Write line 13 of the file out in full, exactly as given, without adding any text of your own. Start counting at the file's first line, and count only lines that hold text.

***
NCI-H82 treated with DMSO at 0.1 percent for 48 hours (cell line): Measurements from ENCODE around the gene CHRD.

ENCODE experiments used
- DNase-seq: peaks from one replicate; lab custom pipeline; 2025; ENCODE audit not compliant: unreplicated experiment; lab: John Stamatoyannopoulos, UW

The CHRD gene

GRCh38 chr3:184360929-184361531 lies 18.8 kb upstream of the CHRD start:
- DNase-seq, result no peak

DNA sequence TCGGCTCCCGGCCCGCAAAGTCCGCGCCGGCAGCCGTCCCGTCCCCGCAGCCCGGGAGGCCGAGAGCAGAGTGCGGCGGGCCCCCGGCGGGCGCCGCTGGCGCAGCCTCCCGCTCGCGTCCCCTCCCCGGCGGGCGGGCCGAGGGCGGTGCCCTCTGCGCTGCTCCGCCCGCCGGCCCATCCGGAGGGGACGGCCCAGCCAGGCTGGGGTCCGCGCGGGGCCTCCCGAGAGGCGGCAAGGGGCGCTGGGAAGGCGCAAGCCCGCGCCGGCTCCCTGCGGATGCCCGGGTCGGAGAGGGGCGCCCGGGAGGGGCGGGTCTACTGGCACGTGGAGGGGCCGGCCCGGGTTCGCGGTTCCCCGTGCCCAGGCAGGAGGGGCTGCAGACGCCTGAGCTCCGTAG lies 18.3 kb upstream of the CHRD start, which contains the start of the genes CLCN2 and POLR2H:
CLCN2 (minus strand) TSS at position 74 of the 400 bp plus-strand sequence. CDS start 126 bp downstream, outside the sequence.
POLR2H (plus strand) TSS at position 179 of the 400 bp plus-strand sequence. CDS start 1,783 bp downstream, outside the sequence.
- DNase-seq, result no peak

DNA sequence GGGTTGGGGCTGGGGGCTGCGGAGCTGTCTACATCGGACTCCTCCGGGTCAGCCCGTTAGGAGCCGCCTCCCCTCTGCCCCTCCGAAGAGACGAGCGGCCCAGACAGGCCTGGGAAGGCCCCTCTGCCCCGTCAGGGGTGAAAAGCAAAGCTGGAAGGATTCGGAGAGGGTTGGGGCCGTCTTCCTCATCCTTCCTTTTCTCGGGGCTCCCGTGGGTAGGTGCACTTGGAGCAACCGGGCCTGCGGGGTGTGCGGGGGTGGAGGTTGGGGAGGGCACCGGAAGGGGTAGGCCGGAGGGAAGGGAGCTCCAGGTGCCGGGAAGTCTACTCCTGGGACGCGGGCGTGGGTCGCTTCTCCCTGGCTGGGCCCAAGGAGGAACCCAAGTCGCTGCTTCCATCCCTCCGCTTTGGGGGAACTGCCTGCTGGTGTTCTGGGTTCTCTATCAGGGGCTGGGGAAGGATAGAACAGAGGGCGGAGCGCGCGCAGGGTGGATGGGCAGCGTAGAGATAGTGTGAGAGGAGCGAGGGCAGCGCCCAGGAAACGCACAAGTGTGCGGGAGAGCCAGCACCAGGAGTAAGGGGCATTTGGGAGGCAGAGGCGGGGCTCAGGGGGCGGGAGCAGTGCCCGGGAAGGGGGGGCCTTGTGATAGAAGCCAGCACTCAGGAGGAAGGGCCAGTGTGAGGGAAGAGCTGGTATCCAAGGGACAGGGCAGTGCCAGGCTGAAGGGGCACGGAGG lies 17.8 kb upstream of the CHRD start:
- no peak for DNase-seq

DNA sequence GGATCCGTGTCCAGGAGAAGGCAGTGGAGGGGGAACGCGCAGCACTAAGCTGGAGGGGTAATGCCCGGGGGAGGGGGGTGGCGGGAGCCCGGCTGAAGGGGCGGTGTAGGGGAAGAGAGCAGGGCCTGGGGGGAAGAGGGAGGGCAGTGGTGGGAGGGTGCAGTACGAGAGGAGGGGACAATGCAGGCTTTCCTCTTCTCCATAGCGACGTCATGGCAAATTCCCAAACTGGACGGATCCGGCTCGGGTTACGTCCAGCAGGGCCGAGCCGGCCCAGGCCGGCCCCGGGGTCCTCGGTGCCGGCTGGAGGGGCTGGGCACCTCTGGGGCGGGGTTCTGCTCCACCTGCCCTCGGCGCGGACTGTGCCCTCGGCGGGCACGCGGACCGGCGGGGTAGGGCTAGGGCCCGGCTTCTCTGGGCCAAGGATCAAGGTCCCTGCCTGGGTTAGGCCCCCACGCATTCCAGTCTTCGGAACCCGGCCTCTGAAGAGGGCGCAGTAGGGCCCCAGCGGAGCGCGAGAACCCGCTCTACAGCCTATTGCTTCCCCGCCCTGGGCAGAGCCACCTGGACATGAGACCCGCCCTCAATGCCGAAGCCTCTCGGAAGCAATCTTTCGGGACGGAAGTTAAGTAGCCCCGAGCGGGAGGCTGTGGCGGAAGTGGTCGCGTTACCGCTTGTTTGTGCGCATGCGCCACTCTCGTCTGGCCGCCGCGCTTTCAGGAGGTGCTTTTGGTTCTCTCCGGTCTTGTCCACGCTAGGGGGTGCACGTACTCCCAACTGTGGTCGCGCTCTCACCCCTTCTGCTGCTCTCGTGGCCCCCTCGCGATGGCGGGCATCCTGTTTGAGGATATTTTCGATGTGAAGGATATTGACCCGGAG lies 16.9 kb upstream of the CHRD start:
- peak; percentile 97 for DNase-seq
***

DNA sequence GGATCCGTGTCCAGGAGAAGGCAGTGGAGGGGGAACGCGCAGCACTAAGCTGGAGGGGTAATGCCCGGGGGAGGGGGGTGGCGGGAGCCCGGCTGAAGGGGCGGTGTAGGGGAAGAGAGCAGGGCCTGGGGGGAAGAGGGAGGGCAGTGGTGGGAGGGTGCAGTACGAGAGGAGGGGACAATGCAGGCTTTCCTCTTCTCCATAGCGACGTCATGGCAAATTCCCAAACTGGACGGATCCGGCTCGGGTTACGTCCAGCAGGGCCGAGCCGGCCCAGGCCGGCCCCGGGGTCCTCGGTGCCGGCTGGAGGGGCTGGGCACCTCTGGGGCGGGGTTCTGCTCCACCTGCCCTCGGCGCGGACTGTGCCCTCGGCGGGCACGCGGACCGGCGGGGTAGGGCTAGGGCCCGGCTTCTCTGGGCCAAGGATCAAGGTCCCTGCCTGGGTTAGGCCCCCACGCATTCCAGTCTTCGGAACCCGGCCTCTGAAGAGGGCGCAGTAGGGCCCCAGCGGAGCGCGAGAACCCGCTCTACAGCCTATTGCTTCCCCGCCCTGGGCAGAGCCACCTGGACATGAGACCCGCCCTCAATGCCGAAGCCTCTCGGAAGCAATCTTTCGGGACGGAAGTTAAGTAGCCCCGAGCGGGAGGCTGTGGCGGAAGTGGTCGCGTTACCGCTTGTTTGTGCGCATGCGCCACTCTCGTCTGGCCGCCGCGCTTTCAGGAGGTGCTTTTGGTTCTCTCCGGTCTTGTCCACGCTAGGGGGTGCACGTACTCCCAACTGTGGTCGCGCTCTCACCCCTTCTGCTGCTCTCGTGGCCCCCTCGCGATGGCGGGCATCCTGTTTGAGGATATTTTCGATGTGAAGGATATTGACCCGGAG lies 16.9 kb upstream of the CHRD start: